Something really interesting happened last night. The Home School Legal Defense Association (HSLDA) indirectly responded to the blogger Libby Anne’s series on how HSLDA has helped facilitate child abuse in homeschooling. First off, let me just say that I was surprised that HSLDA said anything, but I guess enough people in the homeschooling world were talking about it that they felt they needed to.

They wrote this post on their Facebook page:

“It has come to our attention that HSLDA has recently been accused of condoning child abuse. HSLDA does not and will not ever condone nor defend child abuse.

HSLDA receives hundreds of calls each year from parents who are under investigation by CPS, often based on false, anonymous, trivial, or malicious reports. The vast majority of these are determined by CPS or a court to be unfounded and are dismissed. Because of this, we do not immediately assume that everyone who is the subject of an investigation is guilty of child abuse or neglect.

As a service to our members, we help homeschool families navigate the legal landscape in the early stages of an investigation before all the facts come to light. This could include helping families know their constitutional rights, helping them understand the legal process, or referring them to a local attorney. If the allegations include homeschooling, we generally will either assist their local attorney to defend homeschooling or represent the family on homeschool matters.

Of the three examples mentioned in a recent article, we did not represent two of the families and in the third we were involved on the question of homeschooling alone after the other issues were resolved by the court.

We believe that every child deserves a healthy upbringing and that parents have the high honor and duty to meet that child’s needs. For 30 years we have been zealously advocating for the right of thousands of parents to responsibly homeschool their children. To the extent that any statements we may have made could be misunderstood to suggest that we condone the abusive actions of some we repudiate them wholeheartedly and unequivocally.”

At first, a bunch of their members seemed outraged that anyone could ever accuse their beloved HSLDA of such things. Then something really cool happened. People who had been homeschooled and either suffered abuse or saw it happening, several of whom I recognize from the Homeschoolers Anonymous project and many I do not, went on the HSLDA Facebook page and told bits of their story or commented on HSLDA’s lack of protections for homeschooled children. I weighed in as well and I’ve got to say it felt great to do so, truly meaningful.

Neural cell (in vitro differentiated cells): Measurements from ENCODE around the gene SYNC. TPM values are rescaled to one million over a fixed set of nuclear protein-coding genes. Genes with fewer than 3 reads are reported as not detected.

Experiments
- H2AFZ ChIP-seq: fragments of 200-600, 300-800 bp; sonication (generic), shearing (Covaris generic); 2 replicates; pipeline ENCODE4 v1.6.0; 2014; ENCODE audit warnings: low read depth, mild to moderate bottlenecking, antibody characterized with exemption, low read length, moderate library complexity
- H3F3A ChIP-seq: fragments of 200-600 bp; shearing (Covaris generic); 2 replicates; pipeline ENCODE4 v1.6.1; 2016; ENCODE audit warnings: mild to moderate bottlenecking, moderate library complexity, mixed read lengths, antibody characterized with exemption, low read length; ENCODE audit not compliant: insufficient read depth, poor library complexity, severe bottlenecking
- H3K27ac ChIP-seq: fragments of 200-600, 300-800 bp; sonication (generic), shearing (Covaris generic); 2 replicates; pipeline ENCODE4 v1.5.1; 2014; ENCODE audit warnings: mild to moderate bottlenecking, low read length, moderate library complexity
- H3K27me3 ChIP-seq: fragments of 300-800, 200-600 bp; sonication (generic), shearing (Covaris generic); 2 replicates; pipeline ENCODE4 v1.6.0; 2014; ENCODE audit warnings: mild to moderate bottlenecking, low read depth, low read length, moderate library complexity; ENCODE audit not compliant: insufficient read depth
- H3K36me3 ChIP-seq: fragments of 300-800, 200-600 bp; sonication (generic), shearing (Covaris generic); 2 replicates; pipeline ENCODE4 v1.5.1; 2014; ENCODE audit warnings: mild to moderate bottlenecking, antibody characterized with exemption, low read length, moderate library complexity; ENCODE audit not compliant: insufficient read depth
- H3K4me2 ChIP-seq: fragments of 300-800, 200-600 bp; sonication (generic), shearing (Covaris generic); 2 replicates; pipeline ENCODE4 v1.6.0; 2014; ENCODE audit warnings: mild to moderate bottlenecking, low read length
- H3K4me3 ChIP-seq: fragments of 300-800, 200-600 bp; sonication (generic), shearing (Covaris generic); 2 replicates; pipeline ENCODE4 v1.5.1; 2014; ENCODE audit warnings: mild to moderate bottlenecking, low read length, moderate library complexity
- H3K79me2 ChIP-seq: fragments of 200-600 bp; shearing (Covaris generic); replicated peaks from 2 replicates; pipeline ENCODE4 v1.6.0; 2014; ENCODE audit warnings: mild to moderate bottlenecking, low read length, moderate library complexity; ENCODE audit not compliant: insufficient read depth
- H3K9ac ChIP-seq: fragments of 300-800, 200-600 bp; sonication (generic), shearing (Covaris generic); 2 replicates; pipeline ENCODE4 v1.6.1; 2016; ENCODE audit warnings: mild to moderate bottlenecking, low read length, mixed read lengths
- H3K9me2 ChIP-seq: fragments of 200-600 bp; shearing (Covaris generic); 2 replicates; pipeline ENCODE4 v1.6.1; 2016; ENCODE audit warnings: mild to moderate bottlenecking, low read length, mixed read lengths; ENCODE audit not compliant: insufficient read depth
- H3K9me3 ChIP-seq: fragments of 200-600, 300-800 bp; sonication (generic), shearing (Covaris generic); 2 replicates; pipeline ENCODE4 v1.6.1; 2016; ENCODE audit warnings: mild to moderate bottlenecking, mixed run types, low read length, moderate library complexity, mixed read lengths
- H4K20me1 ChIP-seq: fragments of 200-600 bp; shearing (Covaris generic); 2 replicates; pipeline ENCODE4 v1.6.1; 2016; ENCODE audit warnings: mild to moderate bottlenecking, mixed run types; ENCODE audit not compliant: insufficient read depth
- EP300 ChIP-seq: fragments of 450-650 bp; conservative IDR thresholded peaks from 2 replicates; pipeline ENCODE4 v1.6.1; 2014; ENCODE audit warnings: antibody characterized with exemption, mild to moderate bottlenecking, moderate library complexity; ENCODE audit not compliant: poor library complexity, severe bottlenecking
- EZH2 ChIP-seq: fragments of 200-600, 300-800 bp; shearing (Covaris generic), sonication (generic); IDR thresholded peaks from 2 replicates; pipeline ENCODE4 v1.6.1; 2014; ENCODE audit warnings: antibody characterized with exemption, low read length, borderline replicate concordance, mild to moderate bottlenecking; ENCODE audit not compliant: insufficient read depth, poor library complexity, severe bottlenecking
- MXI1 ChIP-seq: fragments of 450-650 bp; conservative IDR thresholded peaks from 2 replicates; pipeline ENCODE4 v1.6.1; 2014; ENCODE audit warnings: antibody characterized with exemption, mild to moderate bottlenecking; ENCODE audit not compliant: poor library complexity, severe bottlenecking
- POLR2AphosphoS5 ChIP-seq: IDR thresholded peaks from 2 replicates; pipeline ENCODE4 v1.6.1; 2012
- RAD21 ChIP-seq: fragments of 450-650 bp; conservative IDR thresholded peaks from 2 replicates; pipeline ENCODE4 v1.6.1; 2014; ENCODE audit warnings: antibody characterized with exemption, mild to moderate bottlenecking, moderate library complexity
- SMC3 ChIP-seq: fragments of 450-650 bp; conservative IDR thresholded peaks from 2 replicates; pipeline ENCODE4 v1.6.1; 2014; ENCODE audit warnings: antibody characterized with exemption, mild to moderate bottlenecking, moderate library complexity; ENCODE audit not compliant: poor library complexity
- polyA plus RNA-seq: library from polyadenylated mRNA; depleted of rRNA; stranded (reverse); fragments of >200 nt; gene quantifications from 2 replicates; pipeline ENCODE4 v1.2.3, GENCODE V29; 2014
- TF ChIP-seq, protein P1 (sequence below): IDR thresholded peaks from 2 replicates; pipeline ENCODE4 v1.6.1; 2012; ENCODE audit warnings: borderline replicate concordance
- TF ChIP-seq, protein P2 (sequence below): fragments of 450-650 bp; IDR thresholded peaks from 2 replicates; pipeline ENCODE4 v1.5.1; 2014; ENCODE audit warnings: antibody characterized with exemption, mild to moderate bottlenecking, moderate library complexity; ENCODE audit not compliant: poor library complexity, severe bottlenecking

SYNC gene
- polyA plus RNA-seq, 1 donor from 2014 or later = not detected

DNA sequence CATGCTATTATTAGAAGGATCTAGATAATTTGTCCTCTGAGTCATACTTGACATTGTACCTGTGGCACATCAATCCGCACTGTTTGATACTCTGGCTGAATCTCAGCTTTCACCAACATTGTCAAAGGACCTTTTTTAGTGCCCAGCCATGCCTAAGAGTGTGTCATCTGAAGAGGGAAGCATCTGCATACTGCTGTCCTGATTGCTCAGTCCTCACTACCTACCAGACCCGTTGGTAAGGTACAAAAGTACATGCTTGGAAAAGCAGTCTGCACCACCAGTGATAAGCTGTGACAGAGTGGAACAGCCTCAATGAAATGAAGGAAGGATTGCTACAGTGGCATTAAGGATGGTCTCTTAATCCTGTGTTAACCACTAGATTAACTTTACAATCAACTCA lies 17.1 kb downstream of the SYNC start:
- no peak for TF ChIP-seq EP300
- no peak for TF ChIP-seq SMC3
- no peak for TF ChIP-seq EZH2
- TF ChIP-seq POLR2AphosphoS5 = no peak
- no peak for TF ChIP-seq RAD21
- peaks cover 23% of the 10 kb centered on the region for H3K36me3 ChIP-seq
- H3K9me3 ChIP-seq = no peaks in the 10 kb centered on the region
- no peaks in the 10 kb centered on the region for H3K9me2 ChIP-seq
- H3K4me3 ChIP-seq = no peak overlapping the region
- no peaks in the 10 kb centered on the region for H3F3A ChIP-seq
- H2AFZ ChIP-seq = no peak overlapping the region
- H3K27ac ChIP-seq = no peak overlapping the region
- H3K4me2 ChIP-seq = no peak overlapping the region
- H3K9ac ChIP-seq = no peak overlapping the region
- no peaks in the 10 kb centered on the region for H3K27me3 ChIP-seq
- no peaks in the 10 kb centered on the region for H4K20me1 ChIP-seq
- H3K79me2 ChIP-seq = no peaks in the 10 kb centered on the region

R.L. Stollar, who started Homeschoolers Anonymous, put out a call to HSLDA for them to publicly say that Mr. Gravelle, a homeschooling parent who kept his adopted kids in cages and molested his own biological daughter, is not in fact a “hero,” as HSLDA attorney Scott Somerville had publicly asserted. R.L. also requested that HSLDA lay out what they think is and isn’t child abuse and put out an official statement on what homeschooling parents should do if they see or suspect abuse among homeschoolers.

I think that is an excellent idea, and I for one, am interested to see what the HSLDA’s response will be. They are being asked to question and revise the way they have operated from the start and they are having this demand made by people who were born and raised within the freewheeling and often dystopian homeschooling world that the HSLDA helped create. It must be a jaw-dropping moment for them. Did they ever see this coming? Can they see the hurt that has resulted from their policy advocacy for total deregulation, the protections they have stripped away from at-risk children, or are they more concerned with money or power or saving face? I suppose their answer will tell us, that is if they have an answer, choose to give us an answer.

Most organizations could easily put out a simple statement on the issue with minimal hand-wringing but I imagine it will be hard for the HSLDA. They have gotten so caught up in this “parental rights” thing, this “deregulated homeschooling” thing, and this “(undefined) corporal punishment is good” thing that they are in a bit of a bind and will likely have to contradict or walk back a previously held position somehow. What will they say? Where will they draw the line? What course of action do they find acceptable for cases where homeschooling parents abuse their children?

We deserve to know where the HSLDA stands. We deserve to know that they are thinking about this issue and that they are doing something about it.

I, for one, am requesting an answer. Don’t make us wait too long, HSLDA.